The three parables contained in chapter fifteen of the Gospel of Luke are a tightly woven trio anchored on either side by closely related teachings. The preceding chapter gives instruction on humility and hospitality, telling the reader to open the invitation to one’s meal table to all, including the poor, the sick, and the unclean. In the following chapter the reader finds instructions for how to use wealth to benefit those same people. In the middle of these we find chapter fifteen, containing the parables of the lost sheep, the lost coin, and the prodigal and his brother. As a part of the triplet, the parable of the lost sheep challenges the reader to not only invite the poor into one’s community, but to receive them as family with joy and celebration.
The Gospel itself was most likely written to a mostly Gentile, urban audience and consistently shows a preferential option for the poor. Readers see numerous instances where the author depicts Jesus as claiming the poor as those who will receive the blessings of Heaven and instructing his followers about the dangers of possessions and wealth. It is obvious that the evangelist was concerned with how his or her local community was responding to the poor and how they were gaining and using their wealth.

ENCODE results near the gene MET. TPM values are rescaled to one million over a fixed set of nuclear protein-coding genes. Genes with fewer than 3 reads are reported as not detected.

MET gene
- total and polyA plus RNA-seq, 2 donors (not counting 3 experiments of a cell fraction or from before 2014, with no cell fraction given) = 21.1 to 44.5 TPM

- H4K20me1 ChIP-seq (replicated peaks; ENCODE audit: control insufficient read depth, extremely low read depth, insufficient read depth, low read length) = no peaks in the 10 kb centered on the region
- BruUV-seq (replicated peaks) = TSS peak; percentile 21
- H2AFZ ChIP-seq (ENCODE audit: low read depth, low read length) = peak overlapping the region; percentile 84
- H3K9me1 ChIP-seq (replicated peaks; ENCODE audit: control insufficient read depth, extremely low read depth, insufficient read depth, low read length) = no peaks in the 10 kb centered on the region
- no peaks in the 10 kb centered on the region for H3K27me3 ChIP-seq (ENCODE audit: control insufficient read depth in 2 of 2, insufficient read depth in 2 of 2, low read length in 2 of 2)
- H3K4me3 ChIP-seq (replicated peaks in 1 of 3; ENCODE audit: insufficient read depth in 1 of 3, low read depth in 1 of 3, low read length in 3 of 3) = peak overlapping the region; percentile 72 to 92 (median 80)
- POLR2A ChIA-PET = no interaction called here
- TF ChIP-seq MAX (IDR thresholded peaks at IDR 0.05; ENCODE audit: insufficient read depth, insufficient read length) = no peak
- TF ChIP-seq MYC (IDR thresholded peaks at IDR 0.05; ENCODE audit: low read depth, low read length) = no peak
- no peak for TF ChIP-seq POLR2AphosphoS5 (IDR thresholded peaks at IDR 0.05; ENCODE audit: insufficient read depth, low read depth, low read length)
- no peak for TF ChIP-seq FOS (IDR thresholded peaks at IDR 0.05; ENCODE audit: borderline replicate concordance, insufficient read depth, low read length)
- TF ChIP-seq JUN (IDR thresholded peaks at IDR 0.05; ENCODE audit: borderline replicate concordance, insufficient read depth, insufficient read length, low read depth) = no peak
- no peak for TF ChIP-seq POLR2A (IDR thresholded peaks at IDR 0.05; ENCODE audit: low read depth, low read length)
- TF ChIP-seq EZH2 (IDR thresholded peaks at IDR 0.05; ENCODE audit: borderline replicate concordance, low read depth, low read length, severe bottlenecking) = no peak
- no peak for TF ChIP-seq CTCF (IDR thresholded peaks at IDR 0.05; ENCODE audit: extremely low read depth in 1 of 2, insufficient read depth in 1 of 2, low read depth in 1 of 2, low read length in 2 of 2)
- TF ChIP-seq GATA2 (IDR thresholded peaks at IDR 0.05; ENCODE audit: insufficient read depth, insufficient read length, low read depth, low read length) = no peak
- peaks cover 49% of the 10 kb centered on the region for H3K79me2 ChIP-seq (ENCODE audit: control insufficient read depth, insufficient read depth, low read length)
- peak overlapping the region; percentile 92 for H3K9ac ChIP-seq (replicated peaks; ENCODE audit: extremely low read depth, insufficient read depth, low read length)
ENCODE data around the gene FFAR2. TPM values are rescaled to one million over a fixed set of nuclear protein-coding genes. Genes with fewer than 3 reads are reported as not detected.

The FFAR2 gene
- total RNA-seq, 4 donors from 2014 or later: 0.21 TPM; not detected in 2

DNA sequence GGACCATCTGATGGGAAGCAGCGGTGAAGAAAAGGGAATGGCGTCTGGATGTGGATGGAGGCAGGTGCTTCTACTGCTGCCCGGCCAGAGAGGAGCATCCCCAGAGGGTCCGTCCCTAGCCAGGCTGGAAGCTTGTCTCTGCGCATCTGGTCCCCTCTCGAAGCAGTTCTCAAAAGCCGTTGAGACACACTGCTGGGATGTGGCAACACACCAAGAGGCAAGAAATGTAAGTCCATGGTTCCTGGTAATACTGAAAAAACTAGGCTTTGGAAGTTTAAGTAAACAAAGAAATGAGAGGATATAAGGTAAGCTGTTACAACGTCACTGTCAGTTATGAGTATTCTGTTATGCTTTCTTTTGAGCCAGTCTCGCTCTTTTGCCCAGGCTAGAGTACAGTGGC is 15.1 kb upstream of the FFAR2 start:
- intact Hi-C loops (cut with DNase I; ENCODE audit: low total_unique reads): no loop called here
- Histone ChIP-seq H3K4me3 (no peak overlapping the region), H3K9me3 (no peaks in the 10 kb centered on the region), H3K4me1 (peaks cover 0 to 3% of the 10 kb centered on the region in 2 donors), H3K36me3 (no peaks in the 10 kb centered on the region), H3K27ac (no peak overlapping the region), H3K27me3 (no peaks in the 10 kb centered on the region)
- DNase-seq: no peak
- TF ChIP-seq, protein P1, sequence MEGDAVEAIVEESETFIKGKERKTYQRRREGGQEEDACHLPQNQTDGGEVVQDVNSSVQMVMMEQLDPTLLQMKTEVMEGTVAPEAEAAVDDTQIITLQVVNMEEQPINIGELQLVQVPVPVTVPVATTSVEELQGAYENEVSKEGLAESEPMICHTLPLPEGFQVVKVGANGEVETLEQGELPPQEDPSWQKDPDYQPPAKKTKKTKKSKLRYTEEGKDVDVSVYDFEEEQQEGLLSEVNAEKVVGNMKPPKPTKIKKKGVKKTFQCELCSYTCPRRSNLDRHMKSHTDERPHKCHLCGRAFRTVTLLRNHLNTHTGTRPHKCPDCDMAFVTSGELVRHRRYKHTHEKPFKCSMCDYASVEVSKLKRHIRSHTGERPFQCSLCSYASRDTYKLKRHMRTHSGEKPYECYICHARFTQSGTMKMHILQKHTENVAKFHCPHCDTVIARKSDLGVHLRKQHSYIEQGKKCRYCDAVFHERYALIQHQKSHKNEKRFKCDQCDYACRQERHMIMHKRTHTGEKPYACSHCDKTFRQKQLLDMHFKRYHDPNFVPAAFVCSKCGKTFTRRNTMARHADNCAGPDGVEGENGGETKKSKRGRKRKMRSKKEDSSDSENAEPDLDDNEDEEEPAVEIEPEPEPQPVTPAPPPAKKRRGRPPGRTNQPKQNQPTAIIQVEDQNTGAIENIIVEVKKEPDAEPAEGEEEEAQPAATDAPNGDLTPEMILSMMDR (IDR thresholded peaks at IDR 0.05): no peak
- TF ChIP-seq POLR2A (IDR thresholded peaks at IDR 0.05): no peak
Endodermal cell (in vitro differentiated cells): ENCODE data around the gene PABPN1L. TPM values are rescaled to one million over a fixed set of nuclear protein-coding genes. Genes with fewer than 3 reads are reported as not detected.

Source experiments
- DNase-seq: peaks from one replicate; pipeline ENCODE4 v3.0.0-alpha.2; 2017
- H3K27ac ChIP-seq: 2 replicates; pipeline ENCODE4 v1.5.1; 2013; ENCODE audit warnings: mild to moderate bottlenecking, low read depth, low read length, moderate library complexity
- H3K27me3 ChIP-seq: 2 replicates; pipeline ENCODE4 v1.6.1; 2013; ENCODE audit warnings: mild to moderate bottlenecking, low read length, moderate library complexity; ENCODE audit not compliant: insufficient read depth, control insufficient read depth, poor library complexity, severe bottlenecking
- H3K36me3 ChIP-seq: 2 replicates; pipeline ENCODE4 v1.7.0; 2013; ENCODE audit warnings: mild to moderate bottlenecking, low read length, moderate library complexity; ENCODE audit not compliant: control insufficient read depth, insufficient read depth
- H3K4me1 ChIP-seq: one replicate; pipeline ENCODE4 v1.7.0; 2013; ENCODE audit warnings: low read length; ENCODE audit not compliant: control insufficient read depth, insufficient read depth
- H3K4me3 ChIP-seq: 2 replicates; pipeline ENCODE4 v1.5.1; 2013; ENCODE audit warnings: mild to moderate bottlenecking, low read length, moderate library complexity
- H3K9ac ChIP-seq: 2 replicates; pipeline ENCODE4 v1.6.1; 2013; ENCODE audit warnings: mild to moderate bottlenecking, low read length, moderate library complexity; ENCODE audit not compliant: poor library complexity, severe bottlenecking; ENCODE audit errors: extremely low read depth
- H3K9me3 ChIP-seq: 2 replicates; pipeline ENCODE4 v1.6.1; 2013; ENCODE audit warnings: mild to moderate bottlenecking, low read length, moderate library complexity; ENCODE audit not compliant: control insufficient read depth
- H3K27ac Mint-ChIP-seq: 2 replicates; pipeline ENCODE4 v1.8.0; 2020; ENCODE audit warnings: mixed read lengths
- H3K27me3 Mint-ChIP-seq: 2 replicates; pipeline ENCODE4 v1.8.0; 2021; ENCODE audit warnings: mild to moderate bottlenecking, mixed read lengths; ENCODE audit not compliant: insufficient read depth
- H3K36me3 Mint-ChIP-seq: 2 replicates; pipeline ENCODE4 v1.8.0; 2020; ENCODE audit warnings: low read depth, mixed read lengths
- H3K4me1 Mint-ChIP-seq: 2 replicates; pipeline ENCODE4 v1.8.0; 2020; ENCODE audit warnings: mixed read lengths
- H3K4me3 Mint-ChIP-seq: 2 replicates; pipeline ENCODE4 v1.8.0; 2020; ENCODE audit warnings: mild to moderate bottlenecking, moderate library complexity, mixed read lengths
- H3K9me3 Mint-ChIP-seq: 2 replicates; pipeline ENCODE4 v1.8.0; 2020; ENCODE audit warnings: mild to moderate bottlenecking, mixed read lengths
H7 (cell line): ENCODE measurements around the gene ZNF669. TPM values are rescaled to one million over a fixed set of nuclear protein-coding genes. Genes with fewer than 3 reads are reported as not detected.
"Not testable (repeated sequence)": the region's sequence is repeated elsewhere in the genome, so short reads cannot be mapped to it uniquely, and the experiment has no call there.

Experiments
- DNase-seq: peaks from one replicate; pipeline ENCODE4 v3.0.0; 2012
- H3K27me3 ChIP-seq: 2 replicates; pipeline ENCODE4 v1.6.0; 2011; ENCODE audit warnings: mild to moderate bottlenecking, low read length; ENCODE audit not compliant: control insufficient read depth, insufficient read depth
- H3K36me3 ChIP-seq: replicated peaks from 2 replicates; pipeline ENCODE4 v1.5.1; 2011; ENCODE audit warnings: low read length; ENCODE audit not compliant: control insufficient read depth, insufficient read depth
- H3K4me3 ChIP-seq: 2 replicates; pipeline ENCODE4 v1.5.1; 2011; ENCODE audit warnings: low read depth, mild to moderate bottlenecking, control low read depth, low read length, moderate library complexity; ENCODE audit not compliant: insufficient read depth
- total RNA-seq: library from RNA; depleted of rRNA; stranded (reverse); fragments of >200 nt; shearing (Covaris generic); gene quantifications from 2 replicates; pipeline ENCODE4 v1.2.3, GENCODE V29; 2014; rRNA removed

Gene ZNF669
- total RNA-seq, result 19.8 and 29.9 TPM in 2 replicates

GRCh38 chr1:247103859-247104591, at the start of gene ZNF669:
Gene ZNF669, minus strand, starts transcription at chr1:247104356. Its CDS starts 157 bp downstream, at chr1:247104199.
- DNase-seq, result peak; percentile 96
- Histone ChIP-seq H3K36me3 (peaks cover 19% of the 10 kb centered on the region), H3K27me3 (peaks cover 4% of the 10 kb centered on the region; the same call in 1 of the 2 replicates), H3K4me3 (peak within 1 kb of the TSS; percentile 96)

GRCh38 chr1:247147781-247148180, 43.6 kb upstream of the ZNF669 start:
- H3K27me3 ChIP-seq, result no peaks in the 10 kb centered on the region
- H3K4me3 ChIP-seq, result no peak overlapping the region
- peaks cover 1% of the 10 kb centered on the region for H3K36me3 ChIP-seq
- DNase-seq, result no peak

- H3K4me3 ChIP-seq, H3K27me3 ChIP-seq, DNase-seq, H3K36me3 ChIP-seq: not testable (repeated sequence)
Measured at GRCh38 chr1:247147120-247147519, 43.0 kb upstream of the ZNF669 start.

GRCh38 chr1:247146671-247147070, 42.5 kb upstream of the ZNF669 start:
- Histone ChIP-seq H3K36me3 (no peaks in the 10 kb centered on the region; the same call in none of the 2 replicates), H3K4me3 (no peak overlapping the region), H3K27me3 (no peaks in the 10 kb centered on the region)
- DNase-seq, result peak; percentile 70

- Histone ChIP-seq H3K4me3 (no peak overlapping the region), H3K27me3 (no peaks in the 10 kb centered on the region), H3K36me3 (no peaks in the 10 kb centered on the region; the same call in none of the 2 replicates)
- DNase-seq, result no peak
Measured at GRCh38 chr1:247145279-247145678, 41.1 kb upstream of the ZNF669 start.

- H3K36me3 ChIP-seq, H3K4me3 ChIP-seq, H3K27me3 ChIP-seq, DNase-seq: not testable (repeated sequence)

A parallel of the parable of the lost sheep is found in the Gospel of Matthew. The remaining two parables in chapter fifteen of this Gospel are unique. The reader may assume that the source of the material found in and around this passage comes from both Q and Special L. The use of triplets is common in Luke and that is precisely the literary technique we find in chapter fifteen. The parable of the lost coin that follows the lost sheep is almost identical in content. The third parable in chapter fifteen, the parable of the prodigal and his brother, expands on the two previous parables, giving the reader a greater context in which to grasp the thematic elements.
The parable of the lost sheep is placed within section of the Gospel known as the travel narrative, thus it is a part of Jesus’s instruction to his disciples on their journey to Jerusalem. However, this parable is directly addressing the Pharisees and scribes who are questioning Jesus’s practice of eating with sinners. Along with the evangelist’s concern for the poor, we see an attempt in the parable of the lost sheep to depict Jesus’s ministry as a natural extension of the Jewish religion.
The location of this parable allows it to extend the message of the previous chapter. The previous chapter’s teaching asks the people to change their customs. The reader is told to invite “…the poor, the crippled, the lame, and the blind.” For those in the Jewish community, eating meals together was one of the most intimate interactions they would have engaged in. They would have reserved this for only their closest friends and family. The idea of opening their meals to fellowship with those outside of their intimate family and...